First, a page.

When I was a young hoopster in the Bronx, I read a comment by legendary Oscar Robertson that stayed with me forever. A reporter asked the Big O why he was always chatting up officials. His pithy response was an American proverb: “The squeaky wheel gets the grease.”

I had never heard the expression before and didn’t automatically grasp the sheer breadth of its significance. I eventually came to realize its fundamental importance to how we live our lives and pursue our dreams. As an adult, I recast the proverb for personal use by putting a positive spin on another time-tested saying, coming up with, “They can’t say yes unless you ask.”

When I became a basketball coach, the meaning underlying these expressions formed the basis for a major teaching tool. I discovered that the athletic experience, especially at the high school level, provided countless opportunities to teach young athletes to stand for themselves, and that as coaches we have a duty to identify and capitalize on the underlying teaching moments whenever they arise.

It is no coincidence, therefore, that the first substantive chapter of my forthcoming book, The Other Classroom: The Essential Importance of High School Athletics, is entitled Self-Advocacy and is devoted to how self-advocacy skills are central to a vibrant high school athletic program. High school athletic programs are rich with occasions for student-athletes to ground their individuality, whether vying for a specific role on a team or more opportunities to contribute (“OTC,” my spin on PT), expressing frustration or disappointment in the coach-athlete relationship, wanting to change how practice is run or certain plays are structured, suggesting defenses or players to use in game situations, and so on.

Coaches can understandably be reluctant sometimes to open the floodgates to “complaints” about every little thing to minimize drains on energy and time. It is important to pick spots and listen to other perspectives. But these concerns are of a piece with mentoring how and when to self-advocate, and what to learn from the process, an integral part of personal growth. This can mean a willingness to accept a “no” answer or not getting what is wanted. At bottom, the priority is to encourage speaking up and seeking.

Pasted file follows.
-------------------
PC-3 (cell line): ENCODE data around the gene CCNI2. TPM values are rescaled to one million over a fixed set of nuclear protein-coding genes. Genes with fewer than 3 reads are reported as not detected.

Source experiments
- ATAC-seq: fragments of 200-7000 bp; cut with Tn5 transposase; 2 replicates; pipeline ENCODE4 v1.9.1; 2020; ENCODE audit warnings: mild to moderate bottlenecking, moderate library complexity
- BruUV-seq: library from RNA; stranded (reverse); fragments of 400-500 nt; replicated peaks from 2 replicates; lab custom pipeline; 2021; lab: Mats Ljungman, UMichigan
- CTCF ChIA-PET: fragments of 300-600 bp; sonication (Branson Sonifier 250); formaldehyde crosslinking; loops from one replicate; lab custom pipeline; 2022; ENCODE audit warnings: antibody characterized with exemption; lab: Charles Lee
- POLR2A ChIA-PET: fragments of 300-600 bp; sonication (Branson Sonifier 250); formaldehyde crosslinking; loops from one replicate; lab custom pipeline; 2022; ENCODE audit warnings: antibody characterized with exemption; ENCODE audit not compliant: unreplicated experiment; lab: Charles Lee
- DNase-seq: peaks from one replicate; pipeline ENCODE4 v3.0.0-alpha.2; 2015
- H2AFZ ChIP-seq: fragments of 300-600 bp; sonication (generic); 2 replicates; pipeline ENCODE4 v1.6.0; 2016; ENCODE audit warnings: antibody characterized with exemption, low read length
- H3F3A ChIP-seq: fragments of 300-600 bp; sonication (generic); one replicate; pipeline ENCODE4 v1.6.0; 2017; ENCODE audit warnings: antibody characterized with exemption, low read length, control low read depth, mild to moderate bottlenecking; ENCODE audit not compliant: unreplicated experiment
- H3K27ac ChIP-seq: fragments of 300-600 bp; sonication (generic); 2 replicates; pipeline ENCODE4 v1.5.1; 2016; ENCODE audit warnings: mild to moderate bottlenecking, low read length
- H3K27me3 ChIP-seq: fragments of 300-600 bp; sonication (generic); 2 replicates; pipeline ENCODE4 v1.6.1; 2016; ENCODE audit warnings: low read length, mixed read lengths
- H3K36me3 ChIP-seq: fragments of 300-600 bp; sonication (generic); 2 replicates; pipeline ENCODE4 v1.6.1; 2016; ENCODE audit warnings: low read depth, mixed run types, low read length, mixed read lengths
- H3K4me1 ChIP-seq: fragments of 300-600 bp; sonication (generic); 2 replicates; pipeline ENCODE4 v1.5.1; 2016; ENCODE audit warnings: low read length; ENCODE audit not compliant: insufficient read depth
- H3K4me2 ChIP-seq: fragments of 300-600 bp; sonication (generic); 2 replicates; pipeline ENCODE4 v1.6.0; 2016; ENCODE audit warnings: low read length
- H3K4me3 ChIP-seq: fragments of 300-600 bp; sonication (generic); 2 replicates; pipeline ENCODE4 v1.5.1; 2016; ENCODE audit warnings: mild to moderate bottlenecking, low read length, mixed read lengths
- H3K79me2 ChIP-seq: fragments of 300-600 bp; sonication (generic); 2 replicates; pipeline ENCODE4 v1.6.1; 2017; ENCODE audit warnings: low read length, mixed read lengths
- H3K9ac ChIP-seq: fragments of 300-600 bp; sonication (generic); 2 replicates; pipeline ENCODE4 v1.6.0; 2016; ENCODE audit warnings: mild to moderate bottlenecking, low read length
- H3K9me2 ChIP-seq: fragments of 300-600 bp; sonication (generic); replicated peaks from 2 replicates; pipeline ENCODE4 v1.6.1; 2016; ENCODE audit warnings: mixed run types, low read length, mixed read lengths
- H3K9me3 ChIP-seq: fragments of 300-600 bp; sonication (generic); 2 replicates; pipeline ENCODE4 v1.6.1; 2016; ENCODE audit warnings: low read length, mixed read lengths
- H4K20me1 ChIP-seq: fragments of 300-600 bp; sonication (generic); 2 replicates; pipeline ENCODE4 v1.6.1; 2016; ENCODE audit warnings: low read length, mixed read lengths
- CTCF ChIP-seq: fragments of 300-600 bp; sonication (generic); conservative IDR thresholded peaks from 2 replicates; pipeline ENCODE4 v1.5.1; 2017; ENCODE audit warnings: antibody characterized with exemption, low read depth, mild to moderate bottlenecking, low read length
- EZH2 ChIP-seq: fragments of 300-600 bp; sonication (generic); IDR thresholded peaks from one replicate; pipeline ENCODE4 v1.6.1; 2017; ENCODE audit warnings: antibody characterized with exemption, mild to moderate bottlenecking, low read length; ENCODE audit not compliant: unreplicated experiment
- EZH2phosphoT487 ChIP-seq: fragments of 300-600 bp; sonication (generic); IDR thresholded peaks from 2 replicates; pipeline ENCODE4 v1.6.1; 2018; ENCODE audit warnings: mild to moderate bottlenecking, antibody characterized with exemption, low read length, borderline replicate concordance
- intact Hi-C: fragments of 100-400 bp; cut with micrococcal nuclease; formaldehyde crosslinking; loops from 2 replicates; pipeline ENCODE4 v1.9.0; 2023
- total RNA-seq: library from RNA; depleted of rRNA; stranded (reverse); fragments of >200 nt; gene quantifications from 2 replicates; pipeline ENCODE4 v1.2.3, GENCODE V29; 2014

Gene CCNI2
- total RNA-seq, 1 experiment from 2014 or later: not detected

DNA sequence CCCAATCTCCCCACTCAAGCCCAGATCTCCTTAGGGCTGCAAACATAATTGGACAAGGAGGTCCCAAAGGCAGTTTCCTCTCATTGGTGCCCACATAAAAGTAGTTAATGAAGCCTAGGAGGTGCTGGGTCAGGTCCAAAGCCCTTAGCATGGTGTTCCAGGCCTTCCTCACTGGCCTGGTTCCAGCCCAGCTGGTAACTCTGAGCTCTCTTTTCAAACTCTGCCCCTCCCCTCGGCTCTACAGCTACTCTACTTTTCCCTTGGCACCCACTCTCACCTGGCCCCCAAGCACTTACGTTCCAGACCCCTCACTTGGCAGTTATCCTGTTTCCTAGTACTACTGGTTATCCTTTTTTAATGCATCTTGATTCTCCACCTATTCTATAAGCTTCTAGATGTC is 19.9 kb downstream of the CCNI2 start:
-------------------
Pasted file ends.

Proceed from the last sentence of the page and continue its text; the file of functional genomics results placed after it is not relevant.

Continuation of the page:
There can be impediments. Parents, it must be said, can be—and often are—obstacles to self-advocacy. I don’t think it is a stretch to say that virtually every coach, if not literally every coach, has dealt with a parent (or more) who wants to rob their child of their voice and replace it with theirs. Coaches must resist those misguided (even if well-intentioned) tendencies, and athletic directors and school administrators must stand firm behind their coaches and insist on adherence to communication protocol. Emotional angst and political craziness can undermine the vital long-term learning at stake. When we teach self-advocacy, we seek to draw out the courage of the student-athlete. Responsible adults must exhibit the same courage they expect of their players. Otherwise, we fail the kids.

Schools can emphasize self-advocacy in handbooks, in meetings with coaches, teams and families and in individual player interactions. Student-athletes can be commended, when appropriate, whenever they stand for themselves. We cannot do enough for them in this area.

The ability to live by your own voice is essential to an effective and successful life. Indeed, in the modern world, with its suffocating chaos, roadblocks and, yes, acrimony and division, it is difficult to overstate the value of standing up for ourselves, advocating for what we want, understanding our strengths and weaknesses and making thoughtful and impactful decisions. High school athletic programs are ripe for laying a strong foundation for the development of these vital skills.

Where does self-advocacy stand in the hierarchy of values in your scholastic athletic program?

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